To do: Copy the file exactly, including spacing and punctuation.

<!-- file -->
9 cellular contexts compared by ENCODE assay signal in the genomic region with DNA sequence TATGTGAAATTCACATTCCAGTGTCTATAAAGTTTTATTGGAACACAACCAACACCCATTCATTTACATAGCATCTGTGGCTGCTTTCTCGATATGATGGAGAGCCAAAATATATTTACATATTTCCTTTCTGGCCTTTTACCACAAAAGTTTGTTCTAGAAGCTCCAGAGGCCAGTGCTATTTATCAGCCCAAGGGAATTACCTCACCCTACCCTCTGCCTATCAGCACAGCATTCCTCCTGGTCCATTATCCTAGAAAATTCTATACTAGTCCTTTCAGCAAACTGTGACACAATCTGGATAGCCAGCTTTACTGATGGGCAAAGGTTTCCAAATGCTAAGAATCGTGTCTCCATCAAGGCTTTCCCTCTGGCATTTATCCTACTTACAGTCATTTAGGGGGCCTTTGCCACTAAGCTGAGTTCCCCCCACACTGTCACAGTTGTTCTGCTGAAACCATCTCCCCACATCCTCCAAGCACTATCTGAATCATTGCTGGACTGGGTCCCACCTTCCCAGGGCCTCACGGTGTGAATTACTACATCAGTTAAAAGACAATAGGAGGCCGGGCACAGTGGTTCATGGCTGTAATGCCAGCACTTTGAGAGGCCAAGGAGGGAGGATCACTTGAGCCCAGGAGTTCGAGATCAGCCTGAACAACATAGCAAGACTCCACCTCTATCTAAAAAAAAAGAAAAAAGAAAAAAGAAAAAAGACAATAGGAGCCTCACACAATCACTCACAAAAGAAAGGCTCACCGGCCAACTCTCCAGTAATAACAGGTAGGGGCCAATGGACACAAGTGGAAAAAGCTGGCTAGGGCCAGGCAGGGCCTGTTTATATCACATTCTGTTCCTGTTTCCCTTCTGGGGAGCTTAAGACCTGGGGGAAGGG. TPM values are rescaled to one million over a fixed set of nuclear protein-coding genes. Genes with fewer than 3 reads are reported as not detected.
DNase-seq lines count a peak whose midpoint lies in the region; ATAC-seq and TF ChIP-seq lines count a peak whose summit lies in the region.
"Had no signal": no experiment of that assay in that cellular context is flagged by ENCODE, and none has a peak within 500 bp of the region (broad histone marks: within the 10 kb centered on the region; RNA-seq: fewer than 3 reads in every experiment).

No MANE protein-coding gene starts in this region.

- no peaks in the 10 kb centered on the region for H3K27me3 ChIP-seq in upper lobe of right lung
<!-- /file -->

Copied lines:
9 cellular contexts compared by ENCODE assay signal in the genomic region with DNA sequence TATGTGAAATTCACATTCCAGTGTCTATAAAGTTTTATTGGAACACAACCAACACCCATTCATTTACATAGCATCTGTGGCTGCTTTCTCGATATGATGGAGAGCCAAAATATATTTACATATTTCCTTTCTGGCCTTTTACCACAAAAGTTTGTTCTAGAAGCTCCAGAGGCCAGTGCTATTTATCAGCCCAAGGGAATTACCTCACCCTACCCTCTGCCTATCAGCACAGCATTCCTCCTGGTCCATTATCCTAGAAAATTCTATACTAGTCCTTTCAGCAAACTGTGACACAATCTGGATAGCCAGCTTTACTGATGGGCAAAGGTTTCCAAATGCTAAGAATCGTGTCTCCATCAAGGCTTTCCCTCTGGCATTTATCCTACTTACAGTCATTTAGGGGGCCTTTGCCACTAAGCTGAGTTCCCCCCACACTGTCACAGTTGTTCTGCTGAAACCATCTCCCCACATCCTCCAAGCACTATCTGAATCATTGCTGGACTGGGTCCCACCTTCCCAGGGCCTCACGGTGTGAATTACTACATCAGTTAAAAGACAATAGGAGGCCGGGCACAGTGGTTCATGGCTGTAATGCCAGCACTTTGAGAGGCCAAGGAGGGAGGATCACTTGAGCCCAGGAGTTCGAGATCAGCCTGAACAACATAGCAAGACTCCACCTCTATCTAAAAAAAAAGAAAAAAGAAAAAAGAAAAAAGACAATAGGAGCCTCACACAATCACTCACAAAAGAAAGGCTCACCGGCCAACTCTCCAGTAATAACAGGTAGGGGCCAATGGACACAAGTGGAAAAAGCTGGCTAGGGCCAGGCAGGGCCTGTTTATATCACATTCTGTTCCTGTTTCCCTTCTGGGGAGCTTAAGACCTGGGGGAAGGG. TPM values are rescaled to one million over a fixed set of nuclear protein-coding genes. Genes with fewer than 3 reads are reported as not detected.
DNase-seq lines count a peak whose midpoint lies in the region; ATAC-seq and TF ChIP-seq lines count a peak whose summit lies in the region.
"Had no signal": no experiment of that assay in that cellular context is flagged by ENCODE, and none has a peak within 500 bp of the region (broad histone marks: within the 10 kb centered on the region; RNA-seq: fewer than 3 reads in every experiment).

No MANE protein-coding gene starts in this region.

- no peaks in the 10 kb centered on the region for H3K27me3 ChIP-seq in upper lobe of right lung